Week of January 5, 2014


A well-circulated Hasidic tale tells the story of a rabbi quizzing his students.  He asked, “How can we determine the hour of dawn, when the night ends and the day begins?”

 One of the students suggested, “Day begins when, from a distance you can distinguish between a dog and a sheep.”

“No,” answered the rabbi.  Another student asked, “Is it when you can distinguish between a fig tree and a grapevine?”

Again the answer was, “No.”  “Please tell us the answer then,” said the students.

“It is,” said the rabbi, “when you can look into the face of other human beings and you have enough light in you to recognize them as your brothers and sisters.  Up until then, it is night and darkness is still with us.”

Today we celebrate Epiphany, the joyous realization that our God has manifested the good light of forgiveness and redemption in our world.  While we remember with gladness the One whose birth made light live and move among us, we also have to admit that the darkness of which the rabbi spoke continues to overshadow many of us and our communities.  To put it another way, the mystery Paul was privileged to reveal – that all peoples of the earth are coheirs, members of the same body and copartners in the promise of Jesus through the Gospel – has not yet been fully realized among us.  As long as there are divisions, as long as there is bias, prejudice and ethnic hatred, we continue to find ourselves in a darkness that longs for the dawn.  Therefore, as we celebrate this feast of Epiphany, we are to recognize and realize its challenge:  to be living reflections of the light of Christ for all people.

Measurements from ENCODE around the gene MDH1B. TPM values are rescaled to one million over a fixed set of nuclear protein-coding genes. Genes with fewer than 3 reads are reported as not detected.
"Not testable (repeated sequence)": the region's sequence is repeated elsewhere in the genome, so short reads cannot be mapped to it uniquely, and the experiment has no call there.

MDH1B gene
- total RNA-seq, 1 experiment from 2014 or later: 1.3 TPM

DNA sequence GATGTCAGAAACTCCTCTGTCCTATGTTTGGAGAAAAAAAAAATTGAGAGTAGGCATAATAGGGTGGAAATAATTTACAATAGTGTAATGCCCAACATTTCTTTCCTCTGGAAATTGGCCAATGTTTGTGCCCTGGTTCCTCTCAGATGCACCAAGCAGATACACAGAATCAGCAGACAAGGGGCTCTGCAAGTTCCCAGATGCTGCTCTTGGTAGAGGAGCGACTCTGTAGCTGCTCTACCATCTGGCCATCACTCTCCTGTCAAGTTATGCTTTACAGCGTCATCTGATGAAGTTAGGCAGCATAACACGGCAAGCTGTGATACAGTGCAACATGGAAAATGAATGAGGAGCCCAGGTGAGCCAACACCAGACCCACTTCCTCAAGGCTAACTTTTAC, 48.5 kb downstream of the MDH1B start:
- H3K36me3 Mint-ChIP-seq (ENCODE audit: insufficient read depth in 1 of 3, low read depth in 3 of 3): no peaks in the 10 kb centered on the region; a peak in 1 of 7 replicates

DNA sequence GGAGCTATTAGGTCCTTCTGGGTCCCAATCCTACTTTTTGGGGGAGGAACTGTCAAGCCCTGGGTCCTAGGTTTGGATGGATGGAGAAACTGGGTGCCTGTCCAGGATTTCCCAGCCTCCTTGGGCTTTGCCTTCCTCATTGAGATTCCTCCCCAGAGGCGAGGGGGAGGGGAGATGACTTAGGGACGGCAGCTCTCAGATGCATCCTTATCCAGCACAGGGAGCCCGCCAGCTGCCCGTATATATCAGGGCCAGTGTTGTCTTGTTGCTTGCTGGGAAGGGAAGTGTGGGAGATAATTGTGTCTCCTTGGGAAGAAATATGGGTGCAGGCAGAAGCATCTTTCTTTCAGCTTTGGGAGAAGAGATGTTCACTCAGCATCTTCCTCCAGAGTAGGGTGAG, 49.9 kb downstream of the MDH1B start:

The feast of Epiphany provides us with a lovely tableau of streaming nations, of stars and kings bearing valuable gifts with which to honor Jesus, child of Mary, Son of God.  But that tableau can only come to life if each of us reaches out to another and values the other as a beloved child of God and a brother or sister.  We need not travel to faraway places to realize the grace of Epiphany.  We need only look to our right and our left, to the neighbor next door or across the street, to our coworker or our boss, the relative we’d rather avoid or the friend we can’t forgive.  Every person to whom God puts on our path is both a gift and an opportunity – a gift, because they carry within them the precious light of God’s love; an opportunity because they enable us to make the challenge of Epiphany real and practical.

As we pray together today, let our hearts be true.  As we are sent forth from celebrating Epiphany, let us remain mindful that we are to carry forth with us the light of Christ and allow that light to illumine all we are, all we say and all we do until God gathers us together again.  (Taken from Patricia Sanchez’s reflection in Celebration)

I hope you are enjoying the New Year and have made a New Year resolution that will bring you joy.

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